Furthermore, almost every 16 year old will have to pay some form of taxes. 16 year olds alone contribute to millions of dollars of taxpayer money, but have no representation on how that money is spent. This “taxation without representation” should be no more tolerable in relation to teenagers than it was for any other historic demographic.
In addition to all the above, people under age of 18 are extremely capable of amazing intelligence and creativity. 16 year-olds have reached the summit of Mount Everest, won Nobel Prizes, conducted research on cancer treatments, published their own books and worked for NASA. If young people are capable of such astounding feats, they must irrefutably have the capacity to vote for candidates that best represent the issues that are important to them.
Despite not having a say in its creation, young people are expected to follow the law, facing “adult” consequences if they fail to comply. In the criminal justice system, many 16 and 17 year-olds are tried, sentenced or incarcerated as adults. This demonstrates that not only does society expect young people to be able to discern “right from wrong” and the consequences for breaking laws, but also expects that people under the age of 18 will be able to navigate the adult legal system and are mature enough to be placed in adult prisons. It is hypocritical to tell young people that they are responsible adults when they have committed a crime, but naive and ignorant when they campaign for the right to vote.
So how does lowering the voting age actually benefit youth?
Youth are entering politics despite not being able to vote. Individuals, 16 years-old and even younger, are organizing protests, forming youth-led political groups, and using social media to involve themselves politically and express their political opinions. Some are even involved with the campaigning of political parties, despite not being able to vote for the parties they clearly support.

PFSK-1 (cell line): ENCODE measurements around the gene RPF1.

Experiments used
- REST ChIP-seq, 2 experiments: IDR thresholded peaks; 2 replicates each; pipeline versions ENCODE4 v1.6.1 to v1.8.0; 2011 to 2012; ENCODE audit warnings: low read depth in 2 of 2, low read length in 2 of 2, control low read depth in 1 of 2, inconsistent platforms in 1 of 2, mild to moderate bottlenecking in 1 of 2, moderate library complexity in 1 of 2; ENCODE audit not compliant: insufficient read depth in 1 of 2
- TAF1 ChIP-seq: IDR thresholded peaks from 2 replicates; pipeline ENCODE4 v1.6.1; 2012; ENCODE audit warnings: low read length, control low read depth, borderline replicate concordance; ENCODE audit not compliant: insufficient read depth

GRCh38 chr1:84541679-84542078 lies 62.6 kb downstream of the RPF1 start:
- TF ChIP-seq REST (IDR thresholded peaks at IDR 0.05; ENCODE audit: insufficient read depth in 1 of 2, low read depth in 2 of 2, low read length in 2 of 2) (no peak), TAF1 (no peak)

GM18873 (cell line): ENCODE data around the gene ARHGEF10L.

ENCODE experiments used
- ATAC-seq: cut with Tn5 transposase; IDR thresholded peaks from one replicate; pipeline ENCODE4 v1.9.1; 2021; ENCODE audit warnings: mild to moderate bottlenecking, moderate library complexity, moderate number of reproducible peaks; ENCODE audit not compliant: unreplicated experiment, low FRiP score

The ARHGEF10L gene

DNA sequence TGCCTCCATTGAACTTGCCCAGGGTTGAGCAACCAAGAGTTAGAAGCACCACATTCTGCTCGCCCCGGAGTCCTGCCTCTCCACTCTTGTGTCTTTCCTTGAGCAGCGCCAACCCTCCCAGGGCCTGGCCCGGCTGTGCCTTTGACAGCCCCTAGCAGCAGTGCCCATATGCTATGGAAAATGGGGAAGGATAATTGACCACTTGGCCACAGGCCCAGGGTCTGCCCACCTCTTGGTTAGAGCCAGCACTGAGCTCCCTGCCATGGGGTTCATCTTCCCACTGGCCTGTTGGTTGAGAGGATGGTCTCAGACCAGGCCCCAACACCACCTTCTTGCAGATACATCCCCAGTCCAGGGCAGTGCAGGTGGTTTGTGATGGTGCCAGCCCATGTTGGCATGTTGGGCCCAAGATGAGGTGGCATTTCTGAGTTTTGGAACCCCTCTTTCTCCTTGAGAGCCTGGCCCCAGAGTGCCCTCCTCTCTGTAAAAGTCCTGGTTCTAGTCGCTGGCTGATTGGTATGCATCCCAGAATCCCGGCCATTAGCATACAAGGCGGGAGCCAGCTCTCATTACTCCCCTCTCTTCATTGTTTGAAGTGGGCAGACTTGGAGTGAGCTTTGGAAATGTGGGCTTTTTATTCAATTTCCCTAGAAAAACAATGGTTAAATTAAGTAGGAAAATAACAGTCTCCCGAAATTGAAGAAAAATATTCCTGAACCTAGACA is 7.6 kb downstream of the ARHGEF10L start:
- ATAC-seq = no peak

Lowering the voting age will significantly improve the lives of youth. Young people have a right to be heard and to have their interests considered and taken seriously. However, through the disenfranchisement of young people, society has sent a message to everyone that says youth do not have anything of value to add to the political conversations in our society. It also gives politicians the opportunity to ignore the best interests of youth because without voting power, these individuals have no means of holding their representatives accountable.
This is concerning due to issues like public education policy, environmental destruction, and long-term government debt impacting younger generations greater than anyone else. But since young people are woefully underrepresented in politics, the issues affecting them are consequently underrepresented as well.
So how does lowering the voting age connect to climate action?
Climate change is one of the greatest issues of our time, and it has disproportionate effects on young people. Lowering the vote age provides an opportunity for 16 and 17 year-olds to have their voices heard and opinions considered, on things like climate policy and environmental law and standard which will play a huge role in dictating their climate future.
In the last year, youth have led a resilient push for climate action through the climate strike movement started by Greta Thunberg. Many youth climate organizers and activists believe in lowering the voting age because it will help elevate their voices and the voices of other youth on the issues of climate action and justice. The commitments of youth to organizing and campaigning for climate justice is only one of the many examples of youth rising up to create change on issues they otherwise would’ve been unable to. Thus lowering the voting age to sixteen will create another safe space for youth to add their voice to a call for climate action that our world desperately needs.